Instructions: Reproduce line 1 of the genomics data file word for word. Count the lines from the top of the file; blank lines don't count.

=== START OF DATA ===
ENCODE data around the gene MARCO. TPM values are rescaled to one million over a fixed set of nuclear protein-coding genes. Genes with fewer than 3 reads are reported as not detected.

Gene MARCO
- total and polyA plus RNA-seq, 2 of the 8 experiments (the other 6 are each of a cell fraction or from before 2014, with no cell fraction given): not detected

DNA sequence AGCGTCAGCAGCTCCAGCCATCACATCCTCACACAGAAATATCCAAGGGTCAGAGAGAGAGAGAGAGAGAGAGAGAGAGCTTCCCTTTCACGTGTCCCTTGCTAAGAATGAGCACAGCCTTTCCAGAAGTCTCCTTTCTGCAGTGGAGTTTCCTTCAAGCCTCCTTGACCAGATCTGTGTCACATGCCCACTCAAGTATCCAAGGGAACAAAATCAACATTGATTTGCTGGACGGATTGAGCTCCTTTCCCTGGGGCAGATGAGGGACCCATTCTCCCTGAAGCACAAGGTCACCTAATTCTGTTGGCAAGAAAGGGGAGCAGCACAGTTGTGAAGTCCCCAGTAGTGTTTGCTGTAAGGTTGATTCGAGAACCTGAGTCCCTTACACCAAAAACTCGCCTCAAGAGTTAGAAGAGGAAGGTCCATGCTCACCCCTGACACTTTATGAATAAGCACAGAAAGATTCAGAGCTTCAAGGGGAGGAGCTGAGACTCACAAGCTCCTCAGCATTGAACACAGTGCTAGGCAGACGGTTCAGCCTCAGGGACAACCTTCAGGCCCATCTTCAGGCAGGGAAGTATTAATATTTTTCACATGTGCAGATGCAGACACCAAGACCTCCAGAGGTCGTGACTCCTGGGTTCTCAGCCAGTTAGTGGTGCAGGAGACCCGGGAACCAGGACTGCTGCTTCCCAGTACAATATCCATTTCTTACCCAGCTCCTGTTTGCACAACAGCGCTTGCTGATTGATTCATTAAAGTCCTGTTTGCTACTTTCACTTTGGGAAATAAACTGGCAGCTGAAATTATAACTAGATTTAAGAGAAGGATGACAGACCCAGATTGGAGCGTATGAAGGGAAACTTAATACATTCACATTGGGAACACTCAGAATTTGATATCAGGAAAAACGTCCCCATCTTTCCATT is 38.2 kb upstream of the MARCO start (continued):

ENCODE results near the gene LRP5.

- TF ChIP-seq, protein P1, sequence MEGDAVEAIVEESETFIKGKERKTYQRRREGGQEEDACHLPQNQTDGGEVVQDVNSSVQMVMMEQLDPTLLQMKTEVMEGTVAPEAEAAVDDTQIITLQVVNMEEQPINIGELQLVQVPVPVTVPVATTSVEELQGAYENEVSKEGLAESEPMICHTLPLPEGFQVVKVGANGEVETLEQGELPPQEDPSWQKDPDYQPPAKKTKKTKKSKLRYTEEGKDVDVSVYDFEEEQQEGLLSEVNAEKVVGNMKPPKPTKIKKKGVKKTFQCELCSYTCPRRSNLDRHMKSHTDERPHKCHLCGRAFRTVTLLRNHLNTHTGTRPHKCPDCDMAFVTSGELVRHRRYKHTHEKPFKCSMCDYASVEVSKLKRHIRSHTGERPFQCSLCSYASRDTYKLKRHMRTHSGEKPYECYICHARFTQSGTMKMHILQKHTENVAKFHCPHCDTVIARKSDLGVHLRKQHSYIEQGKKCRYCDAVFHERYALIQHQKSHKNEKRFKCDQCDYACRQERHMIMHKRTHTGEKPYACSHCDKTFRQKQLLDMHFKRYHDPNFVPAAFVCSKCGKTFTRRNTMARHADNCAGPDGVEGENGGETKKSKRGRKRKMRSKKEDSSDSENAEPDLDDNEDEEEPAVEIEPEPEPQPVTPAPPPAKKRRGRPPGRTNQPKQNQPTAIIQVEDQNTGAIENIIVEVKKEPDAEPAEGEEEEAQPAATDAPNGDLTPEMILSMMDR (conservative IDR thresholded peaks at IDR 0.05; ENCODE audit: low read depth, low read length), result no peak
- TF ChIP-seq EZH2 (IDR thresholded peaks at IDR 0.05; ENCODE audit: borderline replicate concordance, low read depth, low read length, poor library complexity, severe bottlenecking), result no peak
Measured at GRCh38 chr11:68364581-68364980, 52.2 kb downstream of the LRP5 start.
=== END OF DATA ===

ENCODE data around the gene MARCO. TPM values are rescaled to one million over a fixed set of nuclear protein-coding genes. Genes with fewer than 3 reads are reported as not detected.